A study commissioned by the German government has found that one in seven women in Germany is raped or sexually harassed at least once in her lifetime, yet only five percent report it to the police.
The regional officials who published the study estimated that between 150,000 and 300,000 women are victimized each year, with 75% under the age of sexual consent. Hesse state prosecuter Wolfram Schaedler said 83% of rape victims know their rapist, and that because many court proceedings are suppressed or delayed until at least two years after the crime, only 52% of suspects are ever indicted.
At a conference Sept. 7 in Saarbruecken, experts warned that repeated questioning and harassment by police and the legal system could lead to psychological disorders in rape victims. Saarland social affairs minister Barbara Wackernagel-Jacobs said that women often experience sexual violence for years before reporting it. "Only when perpetrators are no longer sure of the silence of their victims can violence be reduced."
Media Resources: Associated Foreign Press - September 6, 1997
7/27/2015 Senate Majority Leader Mitch McConnell Blocked Efforts to Defund Planned Parenthood - An attempt in the Senate to defund Planned Parenthood by Mike Lee (R-UT) was blocked this weekend by Senate Majority Leader Mitch McConnell (R-KY). Lee tried to attach the elimination of federal funds for Planned Parenthood to a vote for highway legislation, a move which was rejected by McConnell as out of order.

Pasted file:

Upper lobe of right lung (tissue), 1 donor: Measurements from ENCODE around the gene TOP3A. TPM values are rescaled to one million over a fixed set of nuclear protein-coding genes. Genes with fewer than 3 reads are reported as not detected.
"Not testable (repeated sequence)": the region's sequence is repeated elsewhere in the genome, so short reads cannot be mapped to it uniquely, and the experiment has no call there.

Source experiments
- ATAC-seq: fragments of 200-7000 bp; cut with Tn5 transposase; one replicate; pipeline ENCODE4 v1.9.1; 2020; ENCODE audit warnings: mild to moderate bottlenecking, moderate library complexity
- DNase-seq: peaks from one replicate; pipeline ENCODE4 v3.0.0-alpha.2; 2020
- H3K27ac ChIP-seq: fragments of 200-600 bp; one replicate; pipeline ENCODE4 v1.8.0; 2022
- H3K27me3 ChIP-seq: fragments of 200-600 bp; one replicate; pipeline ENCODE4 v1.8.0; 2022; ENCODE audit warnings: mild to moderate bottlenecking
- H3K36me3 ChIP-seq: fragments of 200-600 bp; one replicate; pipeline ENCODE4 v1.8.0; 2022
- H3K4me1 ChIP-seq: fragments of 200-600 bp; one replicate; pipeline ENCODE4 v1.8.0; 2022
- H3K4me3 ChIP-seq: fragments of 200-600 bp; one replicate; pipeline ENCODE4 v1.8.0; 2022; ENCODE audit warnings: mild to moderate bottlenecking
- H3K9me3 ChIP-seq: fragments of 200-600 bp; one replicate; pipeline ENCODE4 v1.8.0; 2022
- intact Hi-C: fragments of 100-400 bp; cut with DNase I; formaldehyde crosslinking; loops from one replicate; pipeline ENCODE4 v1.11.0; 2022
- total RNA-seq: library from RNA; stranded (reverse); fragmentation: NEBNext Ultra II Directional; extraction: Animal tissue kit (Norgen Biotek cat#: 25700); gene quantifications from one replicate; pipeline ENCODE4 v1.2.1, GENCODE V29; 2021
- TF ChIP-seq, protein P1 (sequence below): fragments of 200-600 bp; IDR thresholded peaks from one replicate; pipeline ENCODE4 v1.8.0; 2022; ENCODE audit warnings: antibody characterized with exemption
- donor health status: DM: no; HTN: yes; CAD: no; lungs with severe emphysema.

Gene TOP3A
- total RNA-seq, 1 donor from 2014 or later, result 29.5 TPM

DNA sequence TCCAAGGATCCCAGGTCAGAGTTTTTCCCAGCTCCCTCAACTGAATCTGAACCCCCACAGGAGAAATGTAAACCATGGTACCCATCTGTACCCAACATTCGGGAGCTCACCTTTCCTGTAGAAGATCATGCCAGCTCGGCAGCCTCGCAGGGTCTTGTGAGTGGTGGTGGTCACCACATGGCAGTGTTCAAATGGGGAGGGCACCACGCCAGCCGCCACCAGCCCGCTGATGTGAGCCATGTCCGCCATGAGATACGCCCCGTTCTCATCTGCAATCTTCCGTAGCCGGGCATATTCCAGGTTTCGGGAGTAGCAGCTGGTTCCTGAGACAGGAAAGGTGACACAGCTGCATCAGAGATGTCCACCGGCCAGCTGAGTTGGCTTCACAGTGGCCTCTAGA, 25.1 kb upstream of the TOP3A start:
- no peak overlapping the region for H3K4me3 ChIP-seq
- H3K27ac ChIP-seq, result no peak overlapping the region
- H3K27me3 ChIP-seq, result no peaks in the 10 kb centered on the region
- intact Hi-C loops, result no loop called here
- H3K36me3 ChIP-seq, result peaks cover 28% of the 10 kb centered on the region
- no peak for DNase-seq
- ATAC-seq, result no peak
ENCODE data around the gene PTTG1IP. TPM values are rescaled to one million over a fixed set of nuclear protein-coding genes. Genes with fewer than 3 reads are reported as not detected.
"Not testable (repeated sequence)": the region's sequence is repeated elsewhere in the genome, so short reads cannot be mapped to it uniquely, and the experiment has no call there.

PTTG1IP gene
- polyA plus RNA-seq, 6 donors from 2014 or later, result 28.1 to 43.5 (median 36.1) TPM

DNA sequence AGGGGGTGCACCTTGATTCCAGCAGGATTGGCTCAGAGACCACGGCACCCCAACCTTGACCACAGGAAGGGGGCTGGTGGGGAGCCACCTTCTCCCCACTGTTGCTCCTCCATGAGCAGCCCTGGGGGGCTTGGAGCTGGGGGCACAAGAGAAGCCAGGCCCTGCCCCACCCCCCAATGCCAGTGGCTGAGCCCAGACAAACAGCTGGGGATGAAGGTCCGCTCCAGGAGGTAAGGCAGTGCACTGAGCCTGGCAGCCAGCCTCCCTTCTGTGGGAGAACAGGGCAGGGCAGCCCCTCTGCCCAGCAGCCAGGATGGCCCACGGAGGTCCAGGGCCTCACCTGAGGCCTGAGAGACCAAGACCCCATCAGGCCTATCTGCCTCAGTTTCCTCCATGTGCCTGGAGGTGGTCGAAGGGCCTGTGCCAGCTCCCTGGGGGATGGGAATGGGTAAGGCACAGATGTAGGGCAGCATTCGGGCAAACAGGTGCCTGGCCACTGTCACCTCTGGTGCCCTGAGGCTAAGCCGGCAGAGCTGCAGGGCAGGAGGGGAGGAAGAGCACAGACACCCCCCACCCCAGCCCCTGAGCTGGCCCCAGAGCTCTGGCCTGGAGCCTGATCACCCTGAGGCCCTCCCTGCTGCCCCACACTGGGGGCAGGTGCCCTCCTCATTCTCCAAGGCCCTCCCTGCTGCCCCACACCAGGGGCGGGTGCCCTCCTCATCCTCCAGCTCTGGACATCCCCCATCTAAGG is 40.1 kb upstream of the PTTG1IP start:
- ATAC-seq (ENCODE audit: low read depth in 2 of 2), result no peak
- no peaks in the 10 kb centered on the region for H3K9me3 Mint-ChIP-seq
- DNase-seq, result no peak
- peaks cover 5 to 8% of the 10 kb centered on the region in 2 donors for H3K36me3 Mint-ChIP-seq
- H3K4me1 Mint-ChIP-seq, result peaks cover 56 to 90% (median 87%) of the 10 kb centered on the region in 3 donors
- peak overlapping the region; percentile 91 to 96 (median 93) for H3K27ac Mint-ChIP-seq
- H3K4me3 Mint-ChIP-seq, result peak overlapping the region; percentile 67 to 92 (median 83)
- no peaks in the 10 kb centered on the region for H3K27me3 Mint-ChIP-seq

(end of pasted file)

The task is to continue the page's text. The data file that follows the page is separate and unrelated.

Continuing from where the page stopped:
Republican legislators have redoubled their efforts to block funding for Planned Parenthood since the release of two heavily edited clandestine videos of different PPFA employees taken without their knowledge. . . .
7/24/2015 Katherine Spillar Urges Cleveland to Dramatically Increase Hiring of Women Police to Mitigate Police Violence - In a well-received speech at the City Club of Cleveland today, Katherine Spillar, Executive Director of the Feminist Majority Foundation urged Cleveland city officials to dramatically increase the hiring of women police officers as a way to decrease police brutality incidents.
Following a number of high profile police killings in Cleveland of African Americans, and an eight-month investigation by the US Attorney's office of the Northern District of Ohio, the City of Cleveland has now entered into a Consent Decree that requires numerous reforms in how the city oversees and investigates police operations, including training in use of force.
"Among the most important reforms mandated by the consent decree - and the most easily overlooked - are the changes the Cleveland Division of Police must make in its recruitment and hiring practices,
said Spillar. . . .